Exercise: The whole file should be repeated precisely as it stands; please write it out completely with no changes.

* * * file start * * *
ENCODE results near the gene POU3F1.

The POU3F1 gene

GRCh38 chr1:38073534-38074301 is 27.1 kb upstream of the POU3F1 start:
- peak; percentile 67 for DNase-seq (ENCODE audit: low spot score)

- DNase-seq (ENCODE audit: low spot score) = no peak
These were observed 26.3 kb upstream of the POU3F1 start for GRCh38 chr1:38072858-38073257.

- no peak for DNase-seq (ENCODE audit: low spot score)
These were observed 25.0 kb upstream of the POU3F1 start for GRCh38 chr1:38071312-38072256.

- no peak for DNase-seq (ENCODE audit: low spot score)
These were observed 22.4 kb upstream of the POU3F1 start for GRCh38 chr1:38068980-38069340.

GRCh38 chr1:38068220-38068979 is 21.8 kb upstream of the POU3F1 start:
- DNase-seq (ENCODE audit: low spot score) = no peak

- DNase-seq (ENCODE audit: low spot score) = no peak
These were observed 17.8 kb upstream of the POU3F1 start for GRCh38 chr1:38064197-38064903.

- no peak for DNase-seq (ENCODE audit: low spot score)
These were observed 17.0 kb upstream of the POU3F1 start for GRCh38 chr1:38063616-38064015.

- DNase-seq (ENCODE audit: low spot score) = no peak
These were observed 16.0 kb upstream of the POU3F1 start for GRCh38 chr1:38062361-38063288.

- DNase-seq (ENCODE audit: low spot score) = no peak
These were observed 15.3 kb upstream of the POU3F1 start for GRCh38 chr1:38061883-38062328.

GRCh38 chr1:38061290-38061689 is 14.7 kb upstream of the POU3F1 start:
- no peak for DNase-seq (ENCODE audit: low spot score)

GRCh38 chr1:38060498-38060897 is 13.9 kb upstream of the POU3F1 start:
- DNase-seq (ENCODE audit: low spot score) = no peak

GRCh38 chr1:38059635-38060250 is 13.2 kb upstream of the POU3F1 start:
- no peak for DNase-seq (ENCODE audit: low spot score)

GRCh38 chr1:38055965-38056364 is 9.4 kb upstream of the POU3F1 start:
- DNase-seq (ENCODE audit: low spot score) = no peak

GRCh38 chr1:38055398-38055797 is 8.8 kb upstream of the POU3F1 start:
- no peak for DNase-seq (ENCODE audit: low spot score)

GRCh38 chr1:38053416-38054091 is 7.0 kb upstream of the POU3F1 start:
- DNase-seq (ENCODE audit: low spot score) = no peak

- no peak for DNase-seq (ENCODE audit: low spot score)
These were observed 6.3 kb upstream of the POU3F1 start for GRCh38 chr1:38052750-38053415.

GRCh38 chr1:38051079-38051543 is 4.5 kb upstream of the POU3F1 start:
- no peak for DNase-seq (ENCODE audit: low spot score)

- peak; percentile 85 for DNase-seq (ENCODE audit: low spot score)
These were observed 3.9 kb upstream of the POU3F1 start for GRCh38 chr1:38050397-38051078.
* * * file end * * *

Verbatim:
ENCODE results near the gene POU3F1.

The POU3F1 gene

GRCh38 chr1:38073534-38074301 is 27.1 kb upstream of the POU3F1 start:
- peak; percentile 67 for DNase-seq (ENCODE audit: low spot score)

- DNase-seq (ENCODE audit: low spot score) = no peak
These were observed 26.3 kb upstream of the POU3F1 start for GRCh38 chr1:38072858-38073257.

- no peak for DNase-seq (ENCODE audit: low spot score)
These were observed 25.0 kb upstream of the POU3F1 start for GRCh38 chr1:38071312-38072256.

- no peak for DNase-seq (ENCODE audit: low spot score)
These were observed 22.4 kb upstream of the POU3F1 start for GRCh38 chr1:38068980-38069340.

GRCh38 chr1:38068220-38068979 is 21.8 kb upstream of the POU3F1 start:
- DNase-seq (ENCODE audit: low spot score) = no peak

- DNase-seq (ENCODE audit: low spot score) = no peak
These were observed 17.8 kb upstream of the POU3F1 start for GRCh38 chr1:38064197-38064903.

- no peak for DNase-seq (ENCODE audit: low spot score)
These were observed 17.0 kb upstream of the POU3F1 start for GRCh38 chr1:38063616-38064015.

- DNase-seq (ENCODE audit: low spot score) = no peak
These were observed 16.0 kb upstream of the POU3F1 start for GRCh38 chr1:38062361-38063288.

- DNase-seq (ENCODE audit: low spot score) = no peak
These were observed 15.3 kb upstream of the POU3F1 start for GRCh38 chr1:38061883-38062328.

GRCh38 chr1:38061290-38061689 is 14.7 kb upstream of the POU3F1 start:
- no peak for DNase-seq (ENCODE audit: low spot score)

GRCh38 chr1:38060498-38060897 is 13.9 kb upstream of the POU3F1 start:
- DNase-seq (ENCODE audit: low spot score) = no peak

GRCh38 chr1:38059635-38060250 is 13.2 kb upstream of the POU3F1 start:
- no peak for DNase-seq (ENCODE audit: low spot score)

GRCh38 chr1:38055965-38056364 is 9.4 kb upstream of the POU3F1 start:
- DNase-seq (ENCODE audit: low spot score) = no peak

GRCh38 chr1:38055398-38055797 is 8.8 kb upstream of the POU3F1 start:
- no peak for DNase-seq (ENCODE audit: low spot score)

GRCh38 chr1:38053416-38054091 is 7.0 kb upstream of the POU3F1 start:
- DNase-seq (ENCODE audit: low spot score) = no peak

- no peak for DNase-seq (ENCODE audit: low spot score)
These were observed 6.3 kb upstream of the POU3F1 start for GRCh38 chr1:38052750-38053415.

GRCh38 chr1:38051079-38051543 is 4.5 kb upstream of the POU3F1 start:
- no peak for DNase-seq (ENCODE audit: low spot score)

- peak; percentile 85 for DNase-seq (ENCODE audit: low spot score)
These were observed 3.9 kb upstream of the POU3F1 start for GRCh38 chr1:38050397-38051078.